Biden: Nippon’s $14.1 billion US Steel purchase warrants ‘serious scrutiny’

By The Associated Press

U.S. Steel’s Edgar Thomson Plant in Braddock, Pa. is shown on Feb. 26, 2019. U.S. Steel, the Pittsburgh steel producer that played a key role in the nation’s industrialization, is being ac- quired by Nippon Steel in an all-cash deal valued at approximate- ly $14.1 billion. The transaction is worth about $14.9 billion when including the assumption of debt. Nippon, which will pay $55 per share for U.S. Steel, said Monday, Dec. 18, 2023 that the deal will bolster its manufacturing and technology capabilities.

President Joe Biden believes “serious scrutiny” is warranted for the planned acquisition of U.S. Steel by Japan’s Nippon Steel, the White House said Thursday after days of silence on a transaction that has drawn alarm from the steelworkers union.

Lael Brainard, the director of the National Economic Council, indicated the deal would be reviewed by the secretive Committee on Foreign Investment in the United States, which she participates in and includes economic and national security agency representatives to investigate national security risks from foreign investments in American firms.

She said in a statement that Biden “believes the purchase of this iconic American-owned company by a foreign entity — even one from a close ally — appears to deserve serious scrutiny in terms of its potential impact on national security and supply chain reliability.”

“This looks like the type of transaction that the interagency Committee on Foreign Investment Congress empowered and the Biden administration strengthened is set up to carefully investigate,” she said. “This administration will be ready to look carefully at the findings of any such investigation and to act if appropriate.”

Under the terms of the approximately $14.1 billion all-cash deal announced Monday, U.S. Steel will keep its name and its headquarters in Pittsburgh, where it was founded in 1901 by J.P. Morgan and Andrew Carnegie. It will become a subsidiary of Nippon. The combined company will be among the top three steel-producing companies in the world, according to 2022 figures from the World Steel Association.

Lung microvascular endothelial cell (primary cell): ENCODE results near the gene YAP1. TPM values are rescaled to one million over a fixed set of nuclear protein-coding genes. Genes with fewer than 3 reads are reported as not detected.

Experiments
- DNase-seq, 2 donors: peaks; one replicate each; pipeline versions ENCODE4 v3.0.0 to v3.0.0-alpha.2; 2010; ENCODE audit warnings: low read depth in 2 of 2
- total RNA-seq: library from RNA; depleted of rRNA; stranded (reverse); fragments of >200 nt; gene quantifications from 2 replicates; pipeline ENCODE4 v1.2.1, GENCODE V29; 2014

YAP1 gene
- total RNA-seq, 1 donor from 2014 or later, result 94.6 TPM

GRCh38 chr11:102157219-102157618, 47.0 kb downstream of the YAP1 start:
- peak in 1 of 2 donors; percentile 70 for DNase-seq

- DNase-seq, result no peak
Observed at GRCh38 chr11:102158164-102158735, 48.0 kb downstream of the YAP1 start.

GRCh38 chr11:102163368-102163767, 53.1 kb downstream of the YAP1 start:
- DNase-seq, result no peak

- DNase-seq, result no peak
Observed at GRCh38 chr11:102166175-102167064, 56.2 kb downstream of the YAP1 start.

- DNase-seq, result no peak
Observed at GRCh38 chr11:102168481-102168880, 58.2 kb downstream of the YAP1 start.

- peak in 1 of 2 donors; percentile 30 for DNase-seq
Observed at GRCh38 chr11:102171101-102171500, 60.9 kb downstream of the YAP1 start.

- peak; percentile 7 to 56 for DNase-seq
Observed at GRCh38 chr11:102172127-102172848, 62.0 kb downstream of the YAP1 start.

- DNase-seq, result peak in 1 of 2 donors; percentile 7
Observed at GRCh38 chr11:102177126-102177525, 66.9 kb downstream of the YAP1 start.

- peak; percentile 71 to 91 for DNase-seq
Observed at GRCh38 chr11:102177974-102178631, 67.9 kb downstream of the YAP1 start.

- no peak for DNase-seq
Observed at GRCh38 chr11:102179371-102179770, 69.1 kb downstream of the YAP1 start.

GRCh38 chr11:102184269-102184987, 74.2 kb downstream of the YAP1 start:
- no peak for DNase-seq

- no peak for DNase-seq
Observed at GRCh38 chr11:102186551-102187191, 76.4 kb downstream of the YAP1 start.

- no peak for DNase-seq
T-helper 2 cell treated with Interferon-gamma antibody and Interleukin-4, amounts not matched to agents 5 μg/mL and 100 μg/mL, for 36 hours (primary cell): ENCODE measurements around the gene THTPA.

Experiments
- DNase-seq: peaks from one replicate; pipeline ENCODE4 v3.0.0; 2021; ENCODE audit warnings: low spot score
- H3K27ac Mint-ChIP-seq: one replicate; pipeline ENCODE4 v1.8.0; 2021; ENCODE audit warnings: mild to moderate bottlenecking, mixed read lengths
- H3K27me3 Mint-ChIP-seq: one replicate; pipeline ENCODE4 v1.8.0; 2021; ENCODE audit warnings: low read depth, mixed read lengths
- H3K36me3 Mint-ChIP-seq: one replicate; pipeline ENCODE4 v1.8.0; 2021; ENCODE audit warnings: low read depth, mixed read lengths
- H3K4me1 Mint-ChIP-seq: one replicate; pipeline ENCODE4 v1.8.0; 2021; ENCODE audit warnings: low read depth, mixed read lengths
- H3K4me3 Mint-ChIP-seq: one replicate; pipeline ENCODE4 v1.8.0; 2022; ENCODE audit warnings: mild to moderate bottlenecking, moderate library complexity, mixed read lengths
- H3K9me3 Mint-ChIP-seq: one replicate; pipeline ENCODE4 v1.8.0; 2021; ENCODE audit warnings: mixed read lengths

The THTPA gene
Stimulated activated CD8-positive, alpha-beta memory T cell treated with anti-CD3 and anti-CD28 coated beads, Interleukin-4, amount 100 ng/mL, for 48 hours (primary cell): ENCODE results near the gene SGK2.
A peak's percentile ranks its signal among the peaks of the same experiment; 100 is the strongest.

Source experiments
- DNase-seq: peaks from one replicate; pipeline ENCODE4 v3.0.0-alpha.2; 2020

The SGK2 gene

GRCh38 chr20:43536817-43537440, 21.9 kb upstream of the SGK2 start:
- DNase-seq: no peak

Chaired by Treasury Secretary Janet Yellen, the CFIUS screens business deals between U.S. firms and foreign investors and can block sales or force parties to change the terms of an agreement for the purpose of protecting national security.

The committee’s powers were significantly expanded in 2018 through an act of Congress called the Foreign Investment Risk Review Modernization Act, known as FIRRMA. In September, President Biden issued an executive order that expands the factors that the committee should consider when reviewing deals — such as how the deal impacts the U.S. supply chain or risks to Americans’ sensitive personal data. It has on some occasions forced foreign companies to divest their ownership in American firms.

In 2020 Beijing Kunlun, a Chinese mobile video game company, agreed to sell gay dating app Grindr after it received an order from CFIUS.

United Steelworkers International, which endorsed Biden’s 2020 presidential campaign, swiftly opposed the new transaction.

The union “remained open throughout this process to working with U.S. Steel to keep this iconic American company domestically owned and operated, but instead it chose to push aside the concerns of its dedicated workforce and sell to a foreign-owned company,” said David McCall, president of United Steelworkers, in a statement after the transaction was announced, adding that the union wasn’t consulted in advance of the announcement.

“We also will strongly urge government regulators to carefully scrutinize this acquisition and determine if the proposed transaction serves the national security interests of the United States and benefits workers,” he added.

Political allies of Biden in Pennsylvania — a presidential battleground state that is critical to his reelection campaign — also objected to the sale this week, and released statements pressing Nippon to make commitments to keep U.S. Steel’s workers, plants and headquarters in the state.

Some also described it as the latest example of profit-hungry executives selling out American workers to a foreign company.

Democratic U.S. Sen. Bob Casey said it appeared to be a “bad deal” for the state and workers, while Democratic U.S. Sen. John Fetterman — who lives across the street from U.S. Steel’s Edgar Thompson plant just outside Pittsburgh — said he will attempt to prevent the sale based on national security issues.

“It’s absolutely outrageous that U.S. Steel has agreed to sell themselves to a foreign company,” Fetterman said.

Speaking on the condition of anonymity to discuss the committee, a Treasury spokesperson said: “CFIUS is committed to taking all necessary actions within its authority to safeguard U.S. national security. Consistent with law and practice, CFIUS does not publicly comment on transactions that it may or may not be reviewing.”